European Christian Leaders Apologise to Africa

Harare, Zimbabwe - THE visiting European delegation of Christian leaders has formally apologised to Africa for crimes committed during the slave trade era and colonisation of the continent.

The confessions were made before hundreds of delegates who included former Mozambican president Mr Joachim Chissano, Science and Technology Development Minister Dr Olivia Muchena and President of the Council of Chiefs, Chief Fortune Charumbira.

Also present at the occasion were 24 representatives of African countries.

Christian leaders from European countries which include Britain, Germany, France, Portugal, Spain, The Netherlands and the United States made the confessions.

It was a touching moment when the Christian leaders knelt before Mr Chissano and his delegation asking for forgiveness for the sins committed against Africa with some of them weeping.

They asked for forgiveness over the slave trade, exploitation of Africa using divide and rule tactics, fueling of conflicts and the shedding of innocent blood.

The Christian leaders acknowledged that most of the problems in Africa today emanated from colonialism.

Confessions were made over the torture and denigrating of Africans as well as the introduction of the apartheid regime in South Africa.

Chairperson of the European African Reconciliation Process, Mr Chris Seaton, who confessed on behalf of Britain, asked for pardon for the sins committed by Britain against Zimbabwe during the colonial era.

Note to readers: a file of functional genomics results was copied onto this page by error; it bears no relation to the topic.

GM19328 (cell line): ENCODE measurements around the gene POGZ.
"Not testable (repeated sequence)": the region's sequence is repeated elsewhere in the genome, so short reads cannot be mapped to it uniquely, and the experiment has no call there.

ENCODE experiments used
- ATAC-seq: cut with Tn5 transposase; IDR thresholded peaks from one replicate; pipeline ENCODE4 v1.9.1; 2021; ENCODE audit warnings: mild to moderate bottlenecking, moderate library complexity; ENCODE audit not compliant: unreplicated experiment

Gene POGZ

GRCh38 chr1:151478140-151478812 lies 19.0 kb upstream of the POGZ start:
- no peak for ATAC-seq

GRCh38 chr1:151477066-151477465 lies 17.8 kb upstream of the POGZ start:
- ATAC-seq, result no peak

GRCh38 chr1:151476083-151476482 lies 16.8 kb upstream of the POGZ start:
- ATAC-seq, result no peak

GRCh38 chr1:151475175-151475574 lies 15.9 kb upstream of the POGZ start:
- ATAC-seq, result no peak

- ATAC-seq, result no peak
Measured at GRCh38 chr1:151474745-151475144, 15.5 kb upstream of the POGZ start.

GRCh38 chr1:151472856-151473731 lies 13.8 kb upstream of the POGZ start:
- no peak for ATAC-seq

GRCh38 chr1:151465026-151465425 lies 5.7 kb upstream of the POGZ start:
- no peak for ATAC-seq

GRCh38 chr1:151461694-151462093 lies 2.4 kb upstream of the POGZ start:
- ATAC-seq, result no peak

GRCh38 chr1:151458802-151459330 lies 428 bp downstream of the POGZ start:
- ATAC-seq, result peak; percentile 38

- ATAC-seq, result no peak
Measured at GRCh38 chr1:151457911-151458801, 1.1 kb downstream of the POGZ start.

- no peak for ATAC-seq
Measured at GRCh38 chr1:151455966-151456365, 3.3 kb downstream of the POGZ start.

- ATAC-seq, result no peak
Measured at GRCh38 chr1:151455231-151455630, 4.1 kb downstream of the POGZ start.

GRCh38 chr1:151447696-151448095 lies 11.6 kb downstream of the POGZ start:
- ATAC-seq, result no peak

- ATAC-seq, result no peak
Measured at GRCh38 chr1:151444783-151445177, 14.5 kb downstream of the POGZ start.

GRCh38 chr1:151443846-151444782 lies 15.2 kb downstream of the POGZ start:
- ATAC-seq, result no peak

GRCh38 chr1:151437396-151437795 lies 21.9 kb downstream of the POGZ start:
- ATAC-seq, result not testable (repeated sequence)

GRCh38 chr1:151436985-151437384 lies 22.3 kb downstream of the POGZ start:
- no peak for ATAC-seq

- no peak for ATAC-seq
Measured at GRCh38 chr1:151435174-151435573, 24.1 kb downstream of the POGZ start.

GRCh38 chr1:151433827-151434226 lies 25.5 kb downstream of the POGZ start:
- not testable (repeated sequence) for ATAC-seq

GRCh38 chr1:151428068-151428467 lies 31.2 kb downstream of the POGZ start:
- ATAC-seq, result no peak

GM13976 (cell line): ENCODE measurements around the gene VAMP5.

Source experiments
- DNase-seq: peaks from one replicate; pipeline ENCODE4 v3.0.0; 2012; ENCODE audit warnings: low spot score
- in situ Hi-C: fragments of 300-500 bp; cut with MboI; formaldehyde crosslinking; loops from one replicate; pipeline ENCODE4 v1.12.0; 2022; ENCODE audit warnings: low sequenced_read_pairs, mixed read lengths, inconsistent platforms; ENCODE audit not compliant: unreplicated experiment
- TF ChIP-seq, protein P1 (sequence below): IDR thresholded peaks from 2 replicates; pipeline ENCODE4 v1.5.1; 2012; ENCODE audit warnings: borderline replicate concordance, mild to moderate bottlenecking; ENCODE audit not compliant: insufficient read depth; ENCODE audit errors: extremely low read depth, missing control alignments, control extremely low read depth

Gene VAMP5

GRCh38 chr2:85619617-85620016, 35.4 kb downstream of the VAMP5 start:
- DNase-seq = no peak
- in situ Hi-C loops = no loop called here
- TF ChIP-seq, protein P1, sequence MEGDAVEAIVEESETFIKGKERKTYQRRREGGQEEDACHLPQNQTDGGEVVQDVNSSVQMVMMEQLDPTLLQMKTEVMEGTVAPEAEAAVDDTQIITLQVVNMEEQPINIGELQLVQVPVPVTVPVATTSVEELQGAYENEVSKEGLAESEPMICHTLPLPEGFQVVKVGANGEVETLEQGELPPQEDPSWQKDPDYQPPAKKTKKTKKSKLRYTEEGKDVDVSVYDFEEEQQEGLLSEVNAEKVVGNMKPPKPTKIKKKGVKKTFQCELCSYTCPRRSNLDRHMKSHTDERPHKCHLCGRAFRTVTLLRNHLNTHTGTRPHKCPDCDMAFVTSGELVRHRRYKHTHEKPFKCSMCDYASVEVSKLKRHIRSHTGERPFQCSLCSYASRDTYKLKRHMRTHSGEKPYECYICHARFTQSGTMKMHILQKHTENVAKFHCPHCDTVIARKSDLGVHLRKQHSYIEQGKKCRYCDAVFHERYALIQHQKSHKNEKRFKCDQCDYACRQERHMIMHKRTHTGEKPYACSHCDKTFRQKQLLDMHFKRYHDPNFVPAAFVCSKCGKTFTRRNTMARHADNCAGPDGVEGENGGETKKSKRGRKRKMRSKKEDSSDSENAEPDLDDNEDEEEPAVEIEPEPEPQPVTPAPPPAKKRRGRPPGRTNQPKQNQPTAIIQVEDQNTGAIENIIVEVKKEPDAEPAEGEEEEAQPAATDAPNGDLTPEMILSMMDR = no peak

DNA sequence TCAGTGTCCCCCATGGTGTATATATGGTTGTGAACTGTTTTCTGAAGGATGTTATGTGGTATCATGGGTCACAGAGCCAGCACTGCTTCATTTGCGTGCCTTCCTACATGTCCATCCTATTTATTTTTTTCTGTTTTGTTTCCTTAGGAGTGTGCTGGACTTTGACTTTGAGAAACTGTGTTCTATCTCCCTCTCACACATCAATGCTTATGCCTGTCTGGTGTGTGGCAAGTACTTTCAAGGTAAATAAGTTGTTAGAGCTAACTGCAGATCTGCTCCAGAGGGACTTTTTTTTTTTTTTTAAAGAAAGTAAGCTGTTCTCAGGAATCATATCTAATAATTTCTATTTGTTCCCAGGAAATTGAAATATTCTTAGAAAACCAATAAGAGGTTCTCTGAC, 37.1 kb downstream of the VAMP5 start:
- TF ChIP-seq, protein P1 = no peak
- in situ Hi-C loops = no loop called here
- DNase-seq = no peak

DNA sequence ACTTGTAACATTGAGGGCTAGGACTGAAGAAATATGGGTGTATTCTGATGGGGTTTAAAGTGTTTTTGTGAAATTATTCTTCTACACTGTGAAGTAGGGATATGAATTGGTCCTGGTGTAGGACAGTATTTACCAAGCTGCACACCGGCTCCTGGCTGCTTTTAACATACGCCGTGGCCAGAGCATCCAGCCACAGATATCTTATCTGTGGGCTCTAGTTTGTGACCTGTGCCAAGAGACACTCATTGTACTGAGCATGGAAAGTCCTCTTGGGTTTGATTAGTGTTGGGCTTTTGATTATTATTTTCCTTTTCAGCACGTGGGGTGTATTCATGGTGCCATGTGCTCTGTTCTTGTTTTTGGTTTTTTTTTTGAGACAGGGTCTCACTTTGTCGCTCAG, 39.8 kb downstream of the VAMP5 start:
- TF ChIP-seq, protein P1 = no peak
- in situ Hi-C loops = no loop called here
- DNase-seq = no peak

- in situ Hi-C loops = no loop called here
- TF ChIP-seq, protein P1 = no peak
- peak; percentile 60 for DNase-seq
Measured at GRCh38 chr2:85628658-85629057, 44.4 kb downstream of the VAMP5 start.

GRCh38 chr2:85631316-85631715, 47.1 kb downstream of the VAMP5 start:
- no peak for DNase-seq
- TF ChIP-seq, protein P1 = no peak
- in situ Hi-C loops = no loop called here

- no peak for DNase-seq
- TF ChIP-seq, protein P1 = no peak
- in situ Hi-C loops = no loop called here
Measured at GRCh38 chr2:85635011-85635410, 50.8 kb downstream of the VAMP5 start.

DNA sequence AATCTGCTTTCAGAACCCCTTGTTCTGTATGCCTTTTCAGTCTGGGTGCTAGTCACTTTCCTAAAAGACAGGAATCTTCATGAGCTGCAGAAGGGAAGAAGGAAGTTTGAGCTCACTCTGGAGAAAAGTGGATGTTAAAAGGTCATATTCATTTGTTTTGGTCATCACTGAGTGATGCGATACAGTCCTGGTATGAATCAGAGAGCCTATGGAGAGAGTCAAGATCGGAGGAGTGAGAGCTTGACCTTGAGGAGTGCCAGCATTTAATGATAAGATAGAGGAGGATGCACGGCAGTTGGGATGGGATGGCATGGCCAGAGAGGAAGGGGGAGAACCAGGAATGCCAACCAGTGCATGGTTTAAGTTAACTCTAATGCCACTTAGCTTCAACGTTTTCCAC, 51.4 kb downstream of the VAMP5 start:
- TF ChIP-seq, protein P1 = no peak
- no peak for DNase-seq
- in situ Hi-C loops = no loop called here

Mr Seaton was wrapped in the Union Jack, which was hoisted when Zimbabwe was colonised.

He said the plunder of Africa's resources culminated in unfair trade practices that were currently dogging the continent.

Mr Seaton said in Zimbabwe, Britons cheated King Lobengula into signing the Rudd Concession in 1888, which resulted in white settler farmers occupying vast tracts of land at the expense of the black majority.

"We repent for taking rather than giving. Taking the riches and the lands of Africa. We repent for dehumanising Africans, treating them as goods, calling them black ivory.

"We repent for robbing Africans of their history and identity. Today we ask for forgiveness in Jesus' name before you and God," he said.

In response, Mr Chissano said he was humbled by the gesture demonstrated by the Christian leaders.

"I wish I had the mandate to ask for forgiveness as well because most of the sins committed by Europeans were not committed by them alone," he said amid applause from the floor.

"It is symbolic that this year's event is taking place in Zimbabwe, a country that is suffering the effects of unjust international relations, in which the mighty impose their will at will, a vivid reminder of colonialism," he said.

The former Mozambican leader said he hoped the reconciliation process would encourage Zimbabweans to come together as a united nation to overcome the challenges facing the country.

It was a pity, Mr Chissano said, that most Europeans were defensive when confronted with the consequences of colonialism saying that colonialism had gone and the reasons for African backwardness should be found only in bad governance and corruption.